Tuesday, November 4, 2008

Dare to be different.

Have you ever listened to Girl Talk? If you haven’t, you should. It opens up different genres of music to your ears even after just one listen. It is like the original message of a song is altered while still using the original song within the match up. Within culture this is seen as culture jamming—taking a medium and altering the message while still using the original mode of communication. It is a form of resistance and activism of culture hegemony (Marshall).
Does everyone have to be exactly the same as everyone else?

Just because the majority of young people love to shop at Hollister and Abercrombie, does that mean you have to, too?

Since everyone has a Facebook, do you need to have one?

Everything is always so black and white, so plain, and so similar. 

There is no more creativity. 

People just believe what they hear and see without assuring what they take in is true. 

Why believe just to believe it? Because it’s easy.

The first image I have posted in this blog is an example of culture jamming in advertising. The image was altered from its original state--two men simply looking at magazines at a book store and a grocery store--to two men looking at magazines with the effects of smoking popping out at them. We all know that smoking was seen as a necessary quality back in the day and companies worked hand in hand with public relationers to receive as much cash as possible despite the fatal effects of nicotine. This image is filled with irony because magazines and newspapers would never tell you straight up that cigarette smoke has arsenic or that ammonia is added to cigarettes. This image is suggesting that people stop smoking the cancer stick because it doesn't only effect those who smoke it. Unlike advertisements, this example of culture jamming shows that the truth about smoking cigarettes is right under your nose, literally.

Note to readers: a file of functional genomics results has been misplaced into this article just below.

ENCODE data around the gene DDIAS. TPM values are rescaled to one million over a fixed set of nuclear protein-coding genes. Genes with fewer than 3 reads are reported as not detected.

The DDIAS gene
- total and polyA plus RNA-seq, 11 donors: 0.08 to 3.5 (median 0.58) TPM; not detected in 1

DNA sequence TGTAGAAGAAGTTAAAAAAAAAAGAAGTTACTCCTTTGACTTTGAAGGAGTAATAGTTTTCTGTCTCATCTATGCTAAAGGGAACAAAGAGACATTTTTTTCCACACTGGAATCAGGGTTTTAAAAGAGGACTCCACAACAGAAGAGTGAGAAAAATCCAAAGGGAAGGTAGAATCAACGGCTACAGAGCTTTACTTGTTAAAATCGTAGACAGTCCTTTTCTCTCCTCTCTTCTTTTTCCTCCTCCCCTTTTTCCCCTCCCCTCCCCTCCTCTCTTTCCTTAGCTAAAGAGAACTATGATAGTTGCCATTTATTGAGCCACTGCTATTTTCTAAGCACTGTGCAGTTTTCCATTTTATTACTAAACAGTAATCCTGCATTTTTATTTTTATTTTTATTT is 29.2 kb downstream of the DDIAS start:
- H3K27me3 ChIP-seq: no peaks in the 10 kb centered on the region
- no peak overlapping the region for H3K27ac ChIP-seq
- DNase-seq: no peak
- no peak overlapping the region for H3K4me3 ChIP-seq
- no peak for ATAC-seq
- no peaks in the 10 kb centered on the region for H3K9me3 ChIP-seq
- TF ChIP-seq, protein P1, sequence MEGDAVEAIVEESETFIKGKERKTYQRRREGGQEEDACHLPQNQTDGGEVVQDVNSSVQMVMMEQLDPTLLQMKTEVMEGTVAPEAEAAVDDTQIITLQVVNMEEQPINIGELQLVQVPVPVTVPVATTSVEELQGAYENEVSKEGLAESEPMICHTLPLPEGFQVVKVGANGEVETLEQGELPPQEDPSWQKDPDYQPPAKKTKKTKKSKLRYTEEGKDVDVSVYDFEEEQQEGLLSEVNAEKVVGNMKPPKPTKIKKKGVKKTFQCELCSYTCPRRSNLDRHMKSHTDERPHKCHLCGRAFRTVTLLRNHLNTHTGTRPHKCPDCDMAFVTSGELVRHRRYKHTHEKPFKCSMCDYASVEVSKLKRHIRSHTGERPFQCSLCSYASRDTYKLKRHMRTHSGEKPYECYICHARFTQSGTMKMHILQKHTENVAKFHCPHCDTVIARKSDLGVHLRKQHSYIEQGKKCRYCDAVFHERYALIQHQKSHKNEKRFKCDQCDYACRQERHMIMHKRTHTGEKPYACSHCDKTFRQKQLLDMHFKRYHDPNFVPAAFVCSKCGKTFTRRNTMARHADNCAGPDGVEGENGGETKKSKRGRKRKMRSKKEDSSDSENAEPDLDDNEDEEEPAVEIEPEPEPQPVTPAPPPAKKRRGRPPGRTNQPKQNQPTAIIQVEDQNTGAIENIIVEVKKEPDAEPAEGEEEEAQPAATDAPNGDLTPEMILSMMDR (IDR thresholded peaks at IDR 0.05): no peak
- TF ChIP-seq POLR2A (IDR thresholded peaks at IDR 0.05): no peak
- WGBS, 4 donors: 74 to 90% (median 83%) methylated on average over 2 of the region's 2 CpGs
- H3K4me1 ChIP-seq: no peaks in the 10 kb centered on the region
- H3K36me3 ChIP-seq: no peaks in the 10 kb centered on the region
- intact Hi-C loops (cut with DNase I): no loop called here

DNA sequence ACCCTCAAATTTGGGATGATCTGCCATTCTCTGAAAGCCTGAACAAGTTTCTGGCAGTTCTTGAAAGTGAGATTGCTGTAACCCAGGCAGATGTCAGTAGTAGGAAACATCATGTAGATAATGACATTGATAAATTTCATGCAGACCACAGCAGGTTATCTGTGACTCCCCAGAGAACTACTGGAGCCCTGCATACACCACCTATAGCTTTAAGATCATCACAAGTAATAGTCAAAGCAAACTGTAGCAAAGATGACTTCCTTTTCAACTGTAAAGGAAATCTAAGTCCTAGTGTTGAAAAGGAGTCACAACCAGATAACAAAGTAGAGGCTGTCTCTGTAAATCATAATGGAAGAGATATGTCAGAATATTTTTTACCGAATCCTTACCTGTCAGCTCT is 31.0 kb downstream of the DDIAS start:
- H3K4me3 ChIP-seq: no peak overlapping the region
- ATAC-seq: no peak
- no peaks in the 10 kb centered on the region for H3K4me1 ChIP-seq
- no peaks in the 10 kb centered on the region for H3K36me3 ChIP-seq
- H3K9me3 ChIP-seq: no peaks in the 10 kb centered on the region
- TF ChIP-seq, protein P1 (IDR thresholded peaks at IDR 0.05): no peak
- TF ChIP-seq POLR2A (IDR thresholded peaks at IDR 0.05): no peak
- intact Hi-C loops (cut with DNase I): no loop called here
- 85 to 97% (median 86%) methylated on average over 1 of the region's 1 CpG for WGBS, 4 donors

“The Invisible Planet” an image by VCrooks is another perfect example of culture jamming. It is a pencil sketch of a small but surviving evergreen tree surrounded by endless industrialization. However, the drawing is black and white suggesting that everything is the same. The evergreen tree is not really evergreen, either. It is not in its natural environment and cannot adopt to its new culture. Like the people who are a fan of culture jamming, this tree is searching for a place where it can be natural once again, where it can be evergreen. To the right of the small tree, a smaller person is standing looking up at the odd nature. This image asks whether or not human and nature can live in a society together where one is not preferred to the other? “The Invisible Planet” is making a stance. Nature may not be present all the time—thanks to people—but it is larger than a person and was around first. Do unto nature as you would like to be done unto you.
Just because someone else sees that an evergreen tree is equal to a boring, dull, gray, apartment building doesn’t mean you have to.

I dare you to be different.

Harold, Christine. "Pranking rhetoric: "culture jamming" as media activism." Informaworld. Sep 2004. 11 Nov 2008 .

Marshall, Logan. "Culture Jam." Urban Dictionary. 29 11 2004. 3 Nov 2008

VCrooks, "The Invisible Planet." Deviant Art. 2006-2008. 3 Nov 2008

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